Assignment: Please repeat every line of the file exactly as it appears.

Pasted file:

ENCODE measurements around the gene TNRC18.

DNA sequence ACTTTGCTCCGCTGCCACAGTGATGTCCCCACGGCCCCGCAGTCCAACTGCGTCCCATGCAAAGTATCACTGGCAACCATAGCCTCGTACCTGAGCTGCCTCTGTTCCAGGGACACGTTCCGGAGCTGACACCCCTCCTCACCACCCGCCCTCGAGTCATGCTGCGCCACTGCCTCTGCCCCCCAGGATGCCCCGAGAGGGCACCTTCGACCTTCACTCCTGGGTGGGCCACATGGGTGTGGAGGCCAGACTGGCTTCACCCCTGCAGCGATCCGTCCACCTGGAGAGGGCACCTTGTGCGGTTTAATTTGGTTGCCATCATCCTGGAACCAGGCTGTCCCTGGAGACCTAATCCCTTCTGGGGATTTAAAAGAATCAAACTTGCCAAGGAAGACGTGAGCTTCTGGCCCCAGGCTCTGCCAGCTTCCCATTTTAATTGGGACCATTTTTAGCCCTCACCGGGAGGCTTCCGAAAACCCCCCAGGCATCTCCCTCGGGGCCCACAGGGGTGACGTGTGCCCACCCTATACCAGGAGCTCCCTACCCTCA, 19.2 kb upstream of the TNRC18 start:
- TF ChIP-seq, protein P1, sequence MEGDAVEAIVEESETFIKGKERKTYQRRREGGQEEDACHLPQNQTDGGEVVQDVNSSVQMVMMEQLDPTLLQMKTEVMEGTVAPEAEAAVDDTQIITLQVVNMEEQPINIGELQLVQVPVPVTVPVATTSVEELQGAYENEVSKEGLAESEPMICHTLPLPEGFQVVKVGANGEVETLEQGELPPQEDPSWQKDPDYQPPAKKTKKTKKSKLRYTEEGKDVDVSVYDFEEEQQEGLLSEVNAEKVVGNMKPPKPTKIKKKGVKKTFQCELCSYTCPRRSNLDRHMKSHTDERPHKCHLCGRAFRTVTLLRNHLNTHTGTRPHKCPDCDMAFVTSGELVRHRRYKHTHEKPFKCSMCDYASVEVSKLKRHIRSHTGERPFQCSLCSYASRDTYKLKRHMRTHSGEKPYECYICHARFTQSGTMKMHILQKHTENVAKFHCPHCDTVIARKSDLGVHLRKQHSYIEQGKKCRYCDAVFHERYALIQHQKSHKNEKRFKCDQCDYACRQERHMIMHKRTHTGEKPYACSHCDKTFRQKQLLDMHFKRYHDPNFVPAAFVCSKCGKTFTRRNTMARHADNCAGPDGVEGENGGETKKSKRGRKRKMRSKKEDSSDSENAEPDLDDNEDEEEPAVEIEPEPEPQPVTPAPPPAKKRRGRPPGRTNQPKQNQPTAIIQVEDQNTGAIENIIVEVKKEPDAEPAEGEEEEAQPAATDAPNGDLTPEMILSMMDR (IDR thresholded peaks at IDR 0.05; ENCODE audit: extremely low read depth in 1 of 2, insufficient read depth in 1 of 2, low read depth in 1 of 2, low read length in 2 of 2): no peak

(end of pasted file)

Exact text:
ENCODE measurements around the gene TNRC18.

DNA sequence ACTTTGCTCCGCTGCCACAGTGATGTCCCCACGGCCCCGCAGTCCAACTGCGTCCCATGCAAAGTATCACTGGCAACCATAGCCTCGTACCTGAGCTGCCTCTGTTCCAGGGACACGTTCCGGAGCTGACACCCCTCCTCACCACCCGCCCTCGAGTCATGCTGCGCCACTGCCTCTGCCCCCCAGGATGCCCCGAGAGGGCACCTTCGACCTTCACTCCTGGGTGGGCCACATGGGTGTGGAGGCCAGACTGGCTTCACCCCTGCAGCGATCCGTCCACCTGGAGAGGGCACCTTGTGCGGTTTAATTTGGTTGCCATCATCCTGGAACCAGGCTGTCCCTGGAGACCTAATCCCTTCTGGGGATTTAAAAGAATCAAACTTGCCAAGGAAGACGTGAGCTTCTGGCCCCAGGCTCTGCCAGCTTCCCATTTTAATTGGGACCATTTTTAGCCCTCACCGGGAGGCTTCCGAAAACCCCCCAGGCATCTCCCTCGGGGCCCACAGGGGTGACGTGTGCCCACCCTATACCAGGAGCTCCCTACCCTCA, 19.2 kb upstream of the TNRC18 start:
- TF ChIP-seq, protein P1, sequence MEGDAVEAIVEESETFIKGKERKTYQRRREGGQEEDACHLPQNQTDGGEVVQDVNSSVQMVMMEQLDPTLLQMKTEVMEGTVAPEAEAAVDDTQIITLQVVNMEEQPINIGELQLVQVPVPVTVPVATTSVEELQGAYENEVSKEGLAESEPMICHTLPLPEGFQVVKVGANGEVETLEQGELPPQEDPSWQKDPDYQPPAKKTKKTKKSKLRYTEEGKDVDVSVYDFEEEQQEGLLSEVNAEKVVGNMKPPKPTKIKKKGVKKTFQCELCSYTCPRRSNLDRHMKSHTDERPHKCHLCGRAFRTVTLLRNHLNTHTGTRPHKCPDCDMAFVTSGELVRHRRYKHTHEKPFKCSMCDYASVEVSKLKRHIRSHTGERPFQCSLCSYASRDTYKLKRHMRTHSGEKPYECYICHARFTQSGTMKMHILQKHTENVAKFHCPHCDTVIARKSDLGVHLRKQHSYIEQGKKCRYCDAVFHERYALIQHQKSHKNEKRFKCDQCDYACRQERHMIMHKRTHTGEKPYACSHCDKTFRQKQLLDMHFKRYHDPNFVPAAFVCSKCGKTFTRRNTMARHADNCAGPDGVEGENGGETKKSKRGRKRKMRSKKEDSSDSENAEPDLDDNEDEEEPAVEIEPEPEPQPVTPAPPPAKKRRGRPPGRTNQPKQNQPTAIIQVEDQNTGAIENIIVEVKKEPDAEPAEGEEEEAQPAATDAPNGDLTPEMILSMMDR (IDR thresholded peaks at IDR 0.05; ENCODE audit: extremely low read depth in 1 of 2, insufficient read depth in 1 of 2, low read depth in 1 of 2, low read length in 2 of 2): no peak